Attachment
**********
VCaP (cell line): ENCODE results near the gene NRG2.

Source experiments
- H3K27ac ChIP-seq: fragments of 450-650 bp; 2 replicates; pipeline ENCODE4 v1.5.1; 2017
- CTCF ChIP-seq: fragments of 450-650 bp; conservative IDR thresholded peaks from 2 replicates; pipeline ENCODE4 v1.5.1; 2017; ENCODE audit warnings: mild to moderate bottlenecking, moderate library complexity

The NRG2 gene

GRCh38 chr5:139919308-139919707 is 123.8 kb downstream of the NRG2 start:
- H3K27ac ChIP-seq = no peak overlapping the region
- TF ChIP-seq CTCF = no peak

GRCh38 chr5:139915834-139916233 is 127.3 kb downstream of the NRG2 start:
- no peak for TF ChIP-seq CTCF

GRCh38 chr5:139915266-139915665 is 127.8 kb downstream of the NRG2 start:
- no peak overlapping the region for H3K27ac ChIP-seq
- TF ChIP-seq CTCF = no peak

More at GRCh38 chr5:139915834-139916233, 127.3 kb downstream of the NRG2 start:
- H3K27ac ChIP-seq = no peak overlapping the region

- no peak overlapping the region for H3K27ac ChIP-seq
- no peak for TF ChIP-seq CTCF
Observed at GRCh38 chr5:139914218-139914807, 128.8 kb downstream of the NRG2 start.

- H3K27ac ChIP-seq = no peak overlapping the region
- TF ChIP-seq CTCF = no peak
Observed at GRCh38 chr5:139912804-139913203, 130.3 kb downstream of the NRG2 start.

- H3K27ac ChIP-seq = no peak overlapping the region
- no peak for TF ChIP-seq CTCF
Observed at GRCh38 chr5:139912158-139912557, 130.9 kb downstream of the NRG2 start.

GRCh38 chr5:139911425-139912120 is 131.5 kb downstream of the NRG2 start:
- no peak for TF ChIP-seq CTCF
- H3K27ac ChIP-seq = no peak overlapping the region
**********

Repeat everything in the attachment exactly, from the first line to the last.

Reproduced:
VCaP (cell line): ENCODE results near the gene NRG2.

Source experiments
- H3K27ac ChIP-seq: fragments of 450-650 bp; 2 replicates; pipeline ENCODE4 v1.5.1; 2017
- CTCF ChIP-seq: fragments of 450-650 bp; conservative IDR thresholded peaks from 2 replicates; pipeline ENCODE4 v1.5.1; 2017; ENCODE audit warnings: mild to moderate bottlenecking, moderate library complexity

The NRG2 gene

GRCh38 chr5:139919308-139919707 is 123.8 kb downstream of the NRG2 start:
- H3K27ac ChIP-seq = no peak overlapping the region
- TF ChIP-seq CTCF = no peak

GRCh38 chr5:139915834-139916233 is 127.3 kb downstream of the NRG2 start:
- no peak for TF ChIP-seq CTCF

GRCh38 chr5:139915266-139915665 is 127.8 kb downstream of the NRG2 start:
- no peak overlapping the region for H3K27ac ChIP-seq
- TF ChIP-seq CTCF = no peak

More at GRCh38 chr5:139915834-139916233, 127.3 kb downstream of the NRG2 start:
- H3K27ac ChIP-seq = no peak overlapping the region

- no peak overlapping the region for H3K27ac ChIP-seq
- no peak for TF ChIP-seq CTCF
Observed at GRCh38 chr5:139914218-139914807, 128.8 kb downstream of the NRG2 start.

- H3K27ac ChIP-seq = no peak overlapping the region
- TF ChIP-seq CTCF = no peak
Observed at GRCh38 chr5:139912804-139913203, 130.3 kb downstream of the NRG2 start.

- H3K27ac ChIP-seq = no peak overlapping the region
- no peak for TF ChIP-seq CTCF
Observed at GRCh38 chr5:139912158-139912557, 130.9 kb downstream of the NRG2 start.

GRCh38 chr5:139911425-139912120 is 131.5 kb downstream of the NRG2 start:
- no peak for TF ChIP-seq CTCF
- H3K27ac ChIP-seq = no peak overlapping the region